So Colon, 49, who retired last year, will throw out the first pitch in front of an adoring fan base that has jokingly wondered if he’d be up for throwing 90-or-so pitches after that one, too.
He was 42 years and 349 days old when he hit his only career homer, becoming the oldest player to do so. But in the intervening years, the myth has grown — partially because of his ineptitude at the plate (product of a career spent in the American League) and also the introduction of the universal designated hitter, which all but guarantees that a pitcher with a career .084 batting average will never so much as sniff a batter’s box again.
“The fact that seven years on, we’re still talking about it, it justifies how special that moment was,” Cohen said. “Baseball can still surprise you.”
NOT A FAN OF HITTING
Colon was engineered to surprise.
He’s nicknamed “Big Sexy.” He was known to swing so hard that his batting helmet would fly off his head. He was the GIF that kept on GIFing, constantly going viral.
And he was a big guy — 5-11 and nearly 300 pounds, leading uninitiated spectators to think he was unathletic. Social media has the ability to take fully formed humans and make them into caricatures, and this vague sketch of Colon’s character soon became canon. Sure, he was capable and durable and crafty, but he was kind of funny, too, right?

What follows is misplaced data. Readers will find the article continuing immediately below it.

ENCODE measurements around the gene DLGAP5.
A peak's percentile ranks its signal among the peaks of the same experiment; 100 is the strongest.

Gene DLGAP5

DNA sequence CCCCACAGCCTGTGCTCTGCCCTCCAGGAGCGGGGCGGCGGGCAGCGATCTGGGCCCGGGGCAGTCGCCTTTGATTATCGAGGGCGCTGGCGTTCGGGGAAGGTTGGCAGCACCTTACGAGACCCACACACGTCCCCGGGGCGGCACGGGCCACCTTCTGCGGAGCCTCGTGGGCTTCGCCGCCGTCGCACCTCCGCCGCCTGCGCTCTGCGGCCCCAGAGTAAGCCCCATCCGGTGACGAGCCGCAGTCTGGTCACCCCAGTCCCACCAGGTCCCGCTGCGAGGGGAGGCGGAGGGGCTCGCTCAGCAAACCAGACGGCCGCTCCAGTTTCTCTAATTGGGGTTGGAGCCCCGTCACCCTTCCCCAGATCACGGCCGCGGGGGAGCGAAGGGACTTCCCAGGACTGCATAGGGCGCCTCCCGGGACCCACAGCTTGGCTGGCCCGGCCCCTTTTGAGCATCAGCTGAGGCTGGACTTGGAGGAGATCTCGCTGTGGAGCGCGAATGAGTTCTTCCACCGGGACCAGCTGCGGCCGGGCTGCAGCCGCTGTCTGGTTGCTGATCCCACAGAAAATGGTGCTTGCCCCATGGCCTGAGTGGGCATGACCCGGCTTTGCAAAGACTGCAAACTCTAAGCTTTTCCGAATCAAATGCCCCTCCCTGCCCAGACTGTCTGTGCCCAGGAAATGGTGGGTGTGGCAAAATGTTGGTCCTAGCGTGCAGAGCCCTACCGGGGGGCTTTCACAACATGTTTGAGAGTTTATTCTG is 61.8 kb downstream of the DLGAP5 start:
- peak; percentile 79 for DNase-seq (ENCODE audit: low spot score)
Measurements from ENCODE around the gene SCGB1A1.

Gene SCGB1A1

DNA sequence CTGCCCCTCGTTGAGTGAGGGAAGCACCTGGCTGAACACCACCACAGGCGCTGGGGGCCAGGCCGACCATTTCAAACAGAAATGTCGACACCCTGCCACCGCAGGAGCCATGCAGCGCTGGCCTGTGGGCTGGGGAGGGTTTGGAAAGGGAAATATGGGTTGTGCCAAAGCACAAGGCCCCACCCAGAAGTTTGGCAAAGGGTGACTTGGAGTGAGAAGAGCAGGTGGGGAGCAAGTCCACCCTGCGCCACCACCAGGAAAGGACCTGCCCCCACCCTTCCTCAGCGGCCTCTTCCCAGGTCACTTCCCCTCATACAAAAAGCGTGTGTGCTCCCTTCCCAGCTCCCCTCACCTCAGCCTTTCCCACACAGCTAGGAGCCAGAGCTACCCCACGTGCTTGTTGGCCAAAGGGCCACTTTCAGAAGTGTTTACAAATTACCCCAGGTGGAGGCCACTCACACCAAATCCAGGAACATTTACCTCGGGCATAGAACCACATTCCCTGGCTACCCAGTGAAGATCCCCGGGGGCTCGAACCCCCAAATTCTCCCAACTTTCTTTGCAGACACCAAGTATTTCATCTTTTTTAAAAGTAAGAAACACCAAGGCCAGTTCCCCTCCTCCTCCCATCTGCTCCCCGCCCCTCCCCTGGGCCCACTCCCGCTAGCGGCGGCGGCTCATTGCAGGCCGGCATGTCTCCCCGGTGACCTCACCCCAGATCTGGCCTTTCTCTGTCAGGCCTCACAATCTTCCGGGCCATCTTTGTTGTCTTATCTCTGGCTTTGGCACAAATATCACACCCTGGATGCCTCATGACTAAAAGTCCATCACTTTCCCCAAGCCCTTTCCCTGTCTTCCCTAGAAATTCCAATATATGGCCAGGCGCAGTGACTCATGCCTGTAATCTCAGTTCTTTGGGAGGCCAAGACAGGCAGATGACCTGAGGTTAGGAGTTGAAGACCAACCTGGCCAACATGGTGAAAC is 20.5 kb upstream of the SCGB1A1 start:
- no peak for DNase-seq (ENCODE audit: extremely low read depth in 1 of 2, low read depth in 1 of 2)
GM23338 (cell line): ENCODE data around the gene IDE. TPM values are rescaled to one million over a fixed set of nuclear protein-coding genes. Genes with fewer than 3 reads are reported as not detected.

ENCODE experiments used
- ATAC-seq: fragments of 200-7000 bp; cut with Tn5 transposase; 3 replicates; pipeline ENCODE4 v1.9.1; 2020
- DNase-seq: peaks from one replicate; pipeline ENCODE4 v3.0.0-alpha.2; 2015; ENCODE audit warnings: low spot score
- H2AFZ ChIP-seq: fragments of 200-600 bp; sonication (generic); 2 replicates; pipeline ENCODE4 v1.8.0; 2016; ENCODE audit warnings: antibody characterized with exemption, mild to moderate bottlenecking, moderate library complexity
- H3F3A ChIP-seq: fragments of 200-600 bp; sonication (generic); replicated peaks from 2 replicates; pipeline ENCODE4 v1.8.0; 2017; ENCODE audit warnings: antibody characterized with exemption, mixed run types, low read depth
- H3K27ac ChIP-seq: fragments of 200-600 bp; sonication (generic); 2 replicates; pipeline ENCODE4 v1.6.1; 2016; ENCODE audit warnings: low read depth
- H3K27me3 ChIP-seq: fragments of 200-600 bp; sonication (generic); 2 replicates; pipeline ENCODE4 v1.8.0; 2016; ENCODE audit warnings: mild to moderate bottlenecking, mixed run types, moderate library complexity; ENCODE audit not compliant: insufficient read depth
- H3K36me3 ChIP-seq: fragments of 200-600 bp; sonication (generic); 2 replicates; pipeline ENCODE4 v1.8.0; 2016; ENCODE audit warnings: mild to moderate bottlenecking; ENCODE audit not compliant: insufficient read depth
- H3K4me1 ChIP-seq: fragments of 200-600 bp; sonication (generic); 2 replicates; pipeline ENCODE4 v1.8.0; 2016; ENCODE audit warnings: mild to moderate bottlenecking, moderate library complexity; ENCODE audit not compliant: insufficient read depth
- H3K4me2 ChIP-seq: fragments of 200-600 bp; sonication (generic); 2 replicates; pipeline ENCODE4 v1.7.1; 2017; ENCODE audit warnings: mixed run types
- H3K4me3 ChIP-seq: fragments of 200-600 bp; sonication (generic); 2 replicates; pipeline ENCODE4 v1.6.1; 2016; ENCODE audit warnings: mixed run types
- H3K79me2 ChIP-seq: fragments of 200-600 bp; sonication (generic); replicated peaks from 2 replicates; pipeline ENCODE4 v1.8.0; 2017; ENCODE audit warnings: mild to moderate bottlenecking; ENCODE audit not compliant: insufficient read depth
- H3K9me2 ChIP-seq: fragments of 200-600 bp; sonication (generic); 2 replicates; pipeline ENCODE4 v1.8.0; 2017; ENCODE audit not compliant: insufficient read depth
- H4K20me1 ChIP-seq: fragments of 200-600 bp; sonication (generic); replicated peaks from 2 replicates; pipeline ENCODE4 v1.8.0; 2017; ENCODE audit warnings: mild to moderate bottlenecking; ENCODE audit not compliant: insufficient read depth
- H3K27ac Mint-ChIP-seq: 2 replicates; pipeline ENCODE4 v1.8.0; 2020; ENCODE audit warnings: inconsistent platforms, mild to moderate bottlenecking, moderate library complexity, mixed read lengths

“There was a certain mystery about him because he didn’t speak English to any of us [in the media] so all we knew was what he presented as a persona, and it was misleading,” Rose said. “I’ve seen him in the gym in hotels and there was no comic element in the way he presented himself. He was an athlete . . . The image that everybody tried to build for him was not real. He was strong and he was gifted.”
“But he was not a hitter.”
In fact, Colon hated hitting, Collins said. But he never missed batting practice. He was agile, too. It isn’t as famous as the home run, but most fans will remember him hustling off the mound on a soft grounder in 2015 and getting the out by tossing the ball to first behind his back.
“He was a consummate professional," Collins added. "Don’t be fooled by the fact that he was a heavyset guy. He was extremely athletic.”
When various injuries stripped him of his high-velocity fastball, the 2005 AL Cy Young winner reinvented himself off his sinker, thrown in the high 80s. His easy sense of humor also belied the fact that he was actually shy. Colon declined an interview and still doesn’t love doing media sessions but did provide a statement saying he was excited to be back at Citi. He added: "Some people said my home run trot was slow. Problem was, I didn't have much time to practice it."